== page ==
FBI yet to share Headley bank info with India
Even though the FBI released on Thursday the interrogation tapes of Lashkar-e-Taiba operative and a conspirator in the November 26, 2008 Mumbai terror attacks, David Coleman Headley, on court orders, the agency has not yet shared his bank account details with New Delhi. Shishir Gupta reports.delhi Updated: Oct 21, 2011 02:30 IST
Even though the FBI released on Thursday the interrogation tapes of Lashkar-e-Taiba operative and a conspirator in the November 26, 2008 Mumbai terror attacks, David Coleman Headley, on court orders, the agency has not yet shared his bank account details with New Delhi.
The National Investigation Agency was allowed access to Headley in the US in June 2010, but the home ministry has not received any information on who bankrolled him during his nine visits to India before the Mumbai attacks.
This has strengthened the Indian internal security establishment's suspicion that Headley, a Pakistani-American, was actually a US intelligence agent who later turned rogue and went over to the other side.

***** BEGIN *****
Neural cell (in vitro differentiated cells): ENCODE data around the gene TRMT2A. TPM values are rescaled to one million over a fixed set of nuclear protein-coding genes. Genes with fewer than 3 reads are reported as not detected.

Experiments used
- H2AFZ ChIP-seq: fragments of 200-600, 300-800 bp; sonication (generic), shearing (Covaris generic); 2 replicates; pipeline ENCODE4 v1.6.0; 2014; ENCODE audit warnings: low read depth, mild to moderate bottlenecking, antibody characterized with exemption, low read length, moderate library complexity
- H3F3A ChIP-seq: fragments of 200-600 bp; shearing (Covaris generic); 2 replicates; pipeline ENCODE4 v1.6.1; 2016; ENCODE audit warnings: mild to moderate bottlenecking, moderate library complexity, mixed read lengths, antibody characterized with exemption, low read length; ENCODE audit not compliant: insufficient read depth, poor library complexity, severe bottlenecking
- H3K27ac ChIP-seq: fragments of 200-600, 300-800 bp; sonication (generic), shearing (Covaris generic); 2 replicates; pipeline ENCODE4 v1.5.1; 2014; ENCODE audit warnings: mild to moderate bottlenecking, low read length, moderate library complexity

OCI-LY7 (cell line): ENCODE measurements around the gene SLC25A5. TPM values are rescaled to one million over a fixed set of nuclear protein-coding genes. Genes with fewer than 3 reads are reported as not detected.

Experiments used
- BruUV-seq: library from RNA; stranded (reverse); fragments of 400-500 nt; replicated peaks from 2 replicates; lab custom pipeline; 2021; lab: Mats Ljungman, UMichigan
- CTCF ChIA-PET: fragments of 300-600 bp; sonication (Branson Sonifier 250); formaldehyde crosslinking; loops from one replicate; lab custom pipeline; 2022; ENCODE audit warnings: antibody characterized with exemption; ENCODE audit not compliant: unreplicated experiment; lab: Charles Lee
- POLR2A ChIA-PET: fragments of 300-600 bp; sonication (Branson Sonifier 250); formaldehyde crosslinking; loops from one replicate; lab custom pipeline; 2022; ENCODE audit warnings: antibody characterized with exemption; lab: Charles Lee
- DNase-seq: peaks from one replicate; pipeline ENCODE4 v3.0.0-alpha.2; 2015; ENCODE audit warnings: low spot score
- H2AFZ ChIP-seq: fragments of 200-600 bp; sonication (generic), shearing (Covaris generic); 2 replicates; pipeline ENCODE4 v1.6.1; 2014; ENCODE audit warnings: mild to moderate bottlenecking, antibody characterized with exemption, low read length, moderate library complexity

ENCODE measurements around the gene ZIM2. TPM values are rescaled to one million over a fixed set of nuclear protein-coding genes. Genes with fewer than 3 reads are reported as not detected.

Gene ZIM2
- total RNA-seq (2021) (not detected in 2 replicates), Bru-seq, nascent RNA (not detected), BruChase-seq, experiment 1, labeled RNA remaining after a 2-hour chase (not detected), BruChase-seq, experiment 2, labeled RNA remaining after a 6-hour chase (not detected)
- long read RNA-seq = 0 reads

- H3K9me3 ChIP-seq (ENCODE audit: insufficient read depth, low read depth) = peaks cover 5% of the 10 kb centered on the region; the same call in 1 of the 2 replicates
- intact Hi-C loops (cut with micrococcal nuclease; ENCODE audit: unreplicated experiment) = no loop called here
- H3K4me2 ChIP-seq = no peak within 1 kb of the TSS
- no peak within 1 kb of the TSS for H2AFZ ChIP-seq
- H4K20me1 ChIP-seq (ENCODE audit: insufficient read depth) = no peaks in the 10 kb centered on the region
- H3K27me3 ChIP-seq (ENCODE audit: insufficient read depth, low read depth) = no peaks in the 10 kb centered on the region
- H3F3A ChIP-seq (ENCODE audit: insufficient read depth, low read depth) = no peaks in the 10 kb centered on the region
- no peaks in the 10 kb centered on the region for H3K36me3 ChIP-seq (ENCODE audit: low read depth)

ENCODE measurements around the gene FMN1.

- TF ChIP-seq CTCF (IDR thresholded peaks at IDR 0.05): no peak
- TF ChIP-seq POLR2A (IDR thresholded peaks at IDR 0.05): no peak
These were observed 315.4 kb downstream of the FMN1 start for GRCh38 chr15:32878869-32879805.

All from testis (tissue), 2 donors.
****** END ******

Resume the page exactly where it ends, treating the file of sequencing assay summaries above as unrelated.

Former home secretary GK Pillai, in fact, pointed this out to Timothy Roemer, former US ambassador to India, and to visiting dignitaries, such as deputy homeland secretary Janet Lute, earlier this year.
According to the tapes, Headley allegedly tried to help the FBI nab a former major of the Pakistan army, Sajid Mir, who was a close confidant of Lashkar supremo Hafiz Saeed and one of the main accused in the Mumbai attacks.
Headley was also close to former Pakistani army major Abdur Rehman Syed, who was the creator of the Indian Mujahideen and the main handler of the Karachi Project - set up by Pakistani spy agency Inter-Services Intelligence and the Lashkar in 2003 to train Indian jihadis.
Even though the foreign ministry denied any differences between India and the US on the Headley issue, home ministry officials indirectly blamed the US agencies for not alerting India on the Mumbai attacks.
While one US telegram released by WikiLeaks quoted former national security advisor MK Narayanan as saying that India's demand for Headley's extradition was merely posturing, home ministry officials believed that Headley would never be extradited as he knew too many US secrets on Pakistan.